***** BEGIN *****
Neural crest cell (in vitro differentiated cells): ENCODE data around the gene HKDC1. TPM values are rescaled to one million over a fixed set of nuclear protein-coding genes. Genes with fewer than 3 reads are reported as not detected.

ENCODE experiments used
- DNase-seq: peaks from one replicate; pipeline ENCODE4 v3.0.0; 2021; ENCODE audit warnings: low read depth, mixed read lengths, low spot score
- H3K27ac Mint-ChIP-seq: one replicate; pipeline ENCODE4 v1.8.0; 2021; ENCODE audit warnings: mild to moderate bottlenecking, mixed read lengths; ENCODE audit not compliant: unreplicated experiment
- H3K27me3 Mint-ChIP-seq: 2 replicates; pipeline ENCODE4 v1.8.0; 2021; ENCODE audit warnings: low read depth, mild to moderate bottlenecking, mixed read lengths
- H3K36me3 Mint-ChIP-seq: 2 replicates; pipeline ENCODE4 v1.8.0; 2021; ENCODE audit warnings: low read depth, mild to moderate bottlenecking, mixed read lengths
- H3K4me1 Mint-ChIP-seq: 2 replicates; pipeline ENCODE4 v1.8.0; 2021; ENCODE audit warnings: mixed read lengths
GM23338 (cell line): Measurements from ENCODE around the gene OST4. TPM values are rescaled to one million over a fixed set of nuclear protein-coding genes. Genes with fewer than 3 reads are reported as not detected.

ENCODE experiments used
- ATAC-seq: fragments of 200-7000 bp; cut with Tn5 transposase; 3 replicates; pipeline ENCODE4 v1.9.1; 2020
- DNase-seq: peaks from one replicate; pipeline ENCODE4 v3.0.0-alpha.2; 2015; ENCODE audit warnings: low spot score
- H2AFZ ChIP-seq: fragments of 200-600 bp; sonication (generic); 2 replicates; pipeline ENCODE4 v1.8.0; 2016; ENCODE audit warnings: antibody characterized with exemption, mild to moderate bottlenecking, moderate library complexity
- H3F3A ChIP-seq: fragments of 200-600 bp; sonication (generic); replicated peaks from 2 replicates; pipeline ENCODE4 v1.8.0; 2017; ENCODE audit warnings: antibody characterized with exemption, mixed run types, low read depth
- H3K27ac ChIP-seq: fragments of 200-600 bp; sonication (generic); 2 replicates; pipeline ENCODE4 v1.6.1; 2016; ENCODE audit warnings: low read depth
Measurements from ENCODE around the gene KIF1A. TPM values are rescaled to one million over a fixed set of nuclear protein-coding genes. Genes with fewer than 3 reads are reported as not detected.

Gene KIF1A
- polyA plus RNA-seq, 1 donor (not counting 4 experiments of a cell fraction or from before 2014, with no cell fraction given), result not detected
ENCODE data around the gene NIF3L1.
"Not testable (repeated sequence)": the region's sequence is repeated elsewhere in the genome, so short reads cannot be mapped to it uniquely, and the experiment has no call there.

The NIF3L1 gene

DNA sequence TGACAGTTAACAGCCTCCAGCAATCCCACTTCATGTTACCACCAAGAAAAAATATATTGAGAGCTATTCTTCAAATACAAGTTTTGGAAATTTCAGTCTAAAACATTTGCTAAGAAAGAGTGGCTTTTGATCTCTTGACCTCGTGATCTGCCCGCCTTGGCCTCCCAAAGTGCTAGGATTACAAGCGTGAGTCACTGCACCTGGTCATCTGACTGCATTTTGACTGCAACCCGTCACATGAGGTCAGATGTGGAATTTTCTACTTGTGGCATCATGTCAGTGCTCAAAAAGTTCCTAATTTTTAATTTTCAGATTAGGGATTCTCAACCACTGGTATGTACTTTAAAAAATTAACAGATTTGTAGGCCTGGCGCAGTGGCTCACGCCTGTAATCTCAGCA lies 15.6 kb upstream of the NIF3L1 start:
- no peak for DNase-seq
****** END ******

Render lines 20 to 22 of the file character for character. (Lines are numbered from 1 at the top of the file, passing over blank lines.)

The NIF3L1 gene

DNA sequence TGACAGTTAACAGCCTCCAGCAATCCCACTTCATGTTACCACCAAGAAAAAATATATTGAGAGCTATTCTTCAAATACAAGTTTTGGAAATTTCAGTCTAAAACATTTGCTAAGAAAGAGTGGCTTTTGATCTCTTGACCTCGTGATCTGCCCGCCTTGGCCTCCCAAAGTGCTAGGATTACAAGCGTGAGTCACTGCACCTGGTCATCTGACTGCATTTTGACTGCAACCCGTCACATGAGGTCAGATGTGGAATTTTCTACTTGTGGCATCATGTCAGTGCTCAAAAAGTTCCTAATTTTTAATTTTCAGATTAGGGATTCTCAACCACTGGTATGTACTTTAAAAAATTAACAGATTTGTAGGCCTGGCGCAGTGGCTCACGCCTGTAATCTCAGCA lies 15.6 kb upstream of the NIF3L1 start:
- no peak for DNase-seq